Dan Maes was Running Without Cowboy Boots, got kicked to the curb
A year ago, one-time gubernatorial favorite Scott McInnis was grappling with charges of plagiarism -- leaving the path clear for darkest of dark-horse candidates Dan Maes to win the Republican nomination for governor. He was soundly trounced in November by John Hickenlooper, but at least he has something to show for that boot from the spotlight: his self-published book, Running Without Cowboy Boots. Maes's book is now available, and the good news is that it's much more lively than McInnis's "Musings on Water." The bad news? No one really wants to relive the 2010 campaign.
Here's the description of Running Without Cowboy Boots on its Xlibris page, where you can order an e-book for $9.99, a softcover copy for $19.99 and a hardback for $29.99.
In the spring of 2009 Dan Maes was a no name, small businessman who announced he was running for Governor of Colorado. No one cared. By August 2010 his name would be know across Colorado and he would be surprising even the sagest of political pundits as he racked up win after win. While hundreds of thousands of grassroots supporters from the Tea Party to the Republican Party rallied around this breath of fresh air, not everyone in the GOP was pleased about it. On the request of many in Running Without Cowboy Boots Dan exposes the truth about his rapid rise in popularity, his tireless campaigning, and the corrupt party politics inside the Colorado GOP during his campaign that changed the direction of Colorado politics for years to come. Strap in for a 2 year rollercoaster ride of Rocky Mountain Highs, Washington DC lows and a Journey of Faith as Dan shares what really happened in his campaign.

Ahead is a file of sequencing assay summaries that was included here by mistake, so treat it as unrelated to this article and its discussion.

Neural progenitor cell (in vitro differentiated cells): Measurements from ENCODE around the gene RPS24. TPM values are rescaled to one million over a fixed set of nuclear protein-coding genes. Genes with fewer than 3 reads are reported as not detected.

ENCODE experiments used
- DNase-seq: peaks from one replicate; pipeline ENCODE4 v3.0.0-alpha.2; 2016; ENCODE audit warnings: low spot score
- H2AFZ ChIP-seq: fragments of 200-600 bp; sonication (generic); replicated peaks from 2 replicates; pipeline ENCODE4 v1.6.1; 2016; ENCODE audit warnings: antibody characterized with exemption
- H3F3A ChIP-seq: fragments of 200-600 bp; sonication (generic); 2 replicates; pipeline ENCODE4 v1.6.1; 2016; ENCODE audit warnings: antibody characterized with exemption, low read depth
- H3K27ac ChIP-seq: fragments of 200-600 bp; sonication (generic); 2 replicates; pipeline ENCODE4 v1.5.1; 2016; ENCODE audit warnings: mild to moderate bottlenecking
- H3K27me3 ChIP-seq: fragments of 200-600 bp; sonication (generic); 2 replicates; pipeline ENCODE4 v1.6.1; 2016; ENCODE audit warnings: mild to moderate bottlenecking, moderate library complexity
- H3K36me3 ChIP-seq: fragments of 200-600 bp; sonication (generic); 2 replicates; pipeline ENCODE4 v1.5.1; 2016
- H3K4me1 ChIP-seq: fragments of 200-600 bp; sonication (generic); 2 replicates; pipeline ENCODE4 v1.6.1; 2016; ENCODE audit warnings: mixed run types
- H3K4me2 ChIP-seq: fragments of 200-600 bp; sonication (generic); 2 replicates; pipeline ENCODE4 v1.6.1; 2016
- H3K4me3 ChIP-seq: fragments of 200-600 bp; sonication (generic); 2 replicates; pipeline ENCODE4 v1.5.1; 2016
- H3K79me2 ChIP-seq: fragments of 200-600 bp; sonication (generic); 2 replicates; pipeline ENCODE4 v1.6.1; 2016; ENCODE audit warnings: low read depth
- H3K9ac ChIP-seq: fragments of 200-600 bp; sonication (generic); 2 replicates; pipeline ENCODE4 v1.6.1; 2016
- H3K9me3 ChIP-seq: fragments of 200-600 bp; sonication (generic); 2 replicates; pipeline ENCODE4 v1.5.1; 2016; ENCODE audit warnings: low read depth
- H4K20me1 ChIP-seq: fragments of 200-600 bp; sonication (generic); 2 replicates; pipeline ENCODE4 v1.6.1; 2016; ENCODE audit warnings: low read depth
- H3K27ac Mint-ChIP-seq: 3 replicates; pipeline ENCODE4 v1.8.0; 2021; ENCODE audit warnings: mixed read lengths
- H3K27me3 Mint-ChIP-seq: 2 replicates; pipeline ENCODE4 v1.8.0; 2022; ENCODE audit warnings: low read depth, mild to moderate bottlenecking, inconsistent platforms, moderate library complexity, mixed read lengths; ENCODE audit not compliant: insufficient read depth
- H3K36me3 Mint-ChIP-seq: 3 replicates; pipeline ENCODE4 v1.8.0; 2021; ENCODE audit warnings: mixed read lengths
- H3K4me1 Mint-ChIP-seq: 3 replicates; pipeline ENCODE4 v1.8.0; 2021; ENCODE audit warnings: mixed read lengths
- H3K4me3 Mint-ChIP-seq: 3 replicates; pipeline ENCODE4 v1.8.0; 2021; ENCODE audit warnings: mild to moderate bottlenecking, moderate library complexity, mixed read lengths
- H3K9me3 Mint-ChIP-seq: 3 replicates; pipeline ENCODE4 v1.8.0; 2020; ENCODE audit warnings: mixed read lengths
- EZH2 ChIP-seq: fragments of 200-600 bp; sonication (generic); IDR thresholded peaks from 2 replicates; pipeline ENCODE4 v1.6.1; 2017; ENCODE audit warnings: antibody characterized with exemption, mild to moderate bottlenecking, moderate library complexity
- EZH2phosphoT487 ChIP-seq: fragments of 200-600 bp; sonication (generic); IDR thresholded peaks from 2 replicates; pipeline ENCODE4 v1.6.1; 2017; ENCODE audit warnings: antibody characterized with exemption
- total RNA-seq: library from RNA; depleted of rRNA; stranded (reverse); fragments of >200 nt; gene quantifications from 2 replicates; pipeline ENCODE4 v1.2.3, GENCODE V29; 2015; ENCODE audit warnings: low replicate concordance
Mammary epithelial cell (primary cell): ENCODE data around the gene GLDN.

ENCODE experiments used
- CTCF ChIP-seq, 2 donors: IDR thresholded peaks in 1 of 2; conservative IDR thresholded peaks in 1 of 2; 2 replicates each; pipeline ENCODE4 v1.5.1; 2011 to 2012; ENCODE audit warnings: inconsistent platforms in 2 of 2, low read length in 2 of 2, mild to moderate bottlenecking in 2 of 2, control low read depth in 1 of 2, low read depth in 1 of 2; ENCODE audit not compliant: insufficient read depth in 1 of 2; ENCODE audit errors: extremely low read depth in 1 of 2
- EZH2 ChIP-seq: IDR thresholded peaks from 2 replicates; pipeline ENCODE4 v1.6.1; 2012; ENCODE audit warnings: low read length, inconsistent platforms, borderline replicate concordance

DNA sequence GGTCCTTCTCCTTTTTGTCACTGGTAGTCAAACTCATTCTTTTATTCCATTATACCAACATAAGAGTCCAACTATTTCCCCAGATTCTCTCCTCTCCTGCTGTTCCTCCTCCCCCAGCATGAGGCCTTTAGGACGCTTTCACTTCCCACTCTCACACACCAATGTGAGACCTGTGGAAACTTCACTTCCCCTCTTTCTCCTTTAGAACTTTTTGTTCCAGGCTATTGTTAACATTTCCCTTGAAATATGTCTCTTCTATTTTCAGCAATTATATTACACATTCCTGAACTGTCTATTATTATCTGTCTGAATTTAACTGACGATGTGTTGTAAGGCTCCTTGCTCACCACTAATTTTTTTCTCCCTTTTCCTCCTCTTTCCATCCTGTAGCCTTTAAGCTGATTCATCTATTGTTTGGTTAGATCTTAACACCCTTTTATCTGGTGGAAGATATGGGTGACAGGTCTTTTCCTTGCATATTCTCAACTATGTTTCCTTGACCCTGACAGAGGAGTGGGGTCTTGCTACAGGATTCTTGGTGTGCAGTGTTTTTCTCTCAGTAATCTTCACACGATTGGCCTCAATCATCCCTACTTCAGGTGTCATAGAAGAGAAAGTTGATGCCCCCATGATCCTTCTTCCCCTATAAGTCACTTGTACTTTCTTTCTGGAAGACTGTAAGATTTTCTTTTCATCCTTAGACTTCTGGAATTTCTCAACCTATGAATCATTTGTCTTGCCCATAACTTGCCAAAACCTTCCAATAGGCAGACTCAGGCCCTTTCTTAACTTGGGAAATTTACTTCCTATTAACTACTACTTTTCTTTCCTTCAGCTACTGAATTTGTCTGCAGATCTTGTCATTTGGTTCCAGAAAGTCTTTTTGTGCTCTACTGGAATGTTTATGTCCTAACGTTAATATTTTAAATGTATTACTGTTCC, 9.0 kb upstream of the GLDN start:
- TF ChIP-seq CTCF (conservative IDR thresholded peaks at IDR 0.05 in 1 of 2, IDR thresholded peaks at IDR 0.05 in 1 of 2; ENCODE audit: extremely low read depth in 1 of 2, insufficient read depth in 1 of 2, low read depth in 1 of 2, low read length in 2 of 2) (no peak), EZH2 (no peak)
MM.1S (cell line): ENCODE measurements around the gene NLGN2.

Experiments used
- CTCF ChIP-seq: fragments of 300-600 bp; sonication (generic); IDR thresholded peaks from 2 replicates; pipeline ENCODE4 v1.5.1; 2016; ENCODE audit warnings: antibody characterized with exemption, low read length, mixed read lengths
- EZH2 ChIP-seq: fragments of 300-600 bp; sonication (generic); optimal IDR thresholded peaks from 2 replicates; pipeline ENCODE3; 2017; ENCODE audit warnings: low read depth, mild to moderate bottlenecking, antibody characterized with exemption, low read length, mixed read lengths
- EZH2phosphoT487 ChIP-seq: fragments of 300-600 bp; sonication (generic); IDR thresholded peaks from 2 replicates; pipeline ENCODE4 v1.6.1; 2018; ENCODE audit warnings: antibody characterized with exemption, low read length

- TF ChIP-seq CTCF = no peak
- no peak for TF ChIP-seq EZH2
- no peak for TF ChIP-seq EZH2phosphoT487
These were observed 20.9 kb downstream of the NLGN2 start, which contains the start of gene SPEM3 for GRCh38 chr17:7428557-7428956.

The print-on-demand site also includes a four-page excerpt from the book, set at the Republican state convention where Maes not only made the primary ballot, but also wrested the top line from McInnis:
I still cannot convey the emotions I went through in those five seconds of thinking we lost to realizing we had won by less than 1 percent. There was no time to consider it. I was shuffled on stage for my speech that I had not prepared!
The crowd was still on its feet, and the applause grew. "Wow" was all I could say, and I bowed my head and prayed quickly while the applause and cheering continued. God give me the words. And I looked up. The "wow" was not a reflection of "wow, we actually won." It was "wow, look at these people here for us." They had persevered the wait and boredom to reap not my reward but their reward. They had sacrificed time with family, vacations, days off, pay, and who knows what else to attend Tea Party meetings, Tea Parties, and Republican events over and over and over. They had made phone calls and walked precincts, and it was not even primary time yet. They had volunteered to become precinct committee people and attended activist training. They had earned the win, and I was the benefactor of their efforts. I continued emphasizing the slogan on our T-shirts: The People's Candidate. The people had found their voice in me. It was deafening that day...
And the silence since November? Also deafening.
For more "Musings on Plagiarism," see Kenny Be's Worst-Case Scenario here.
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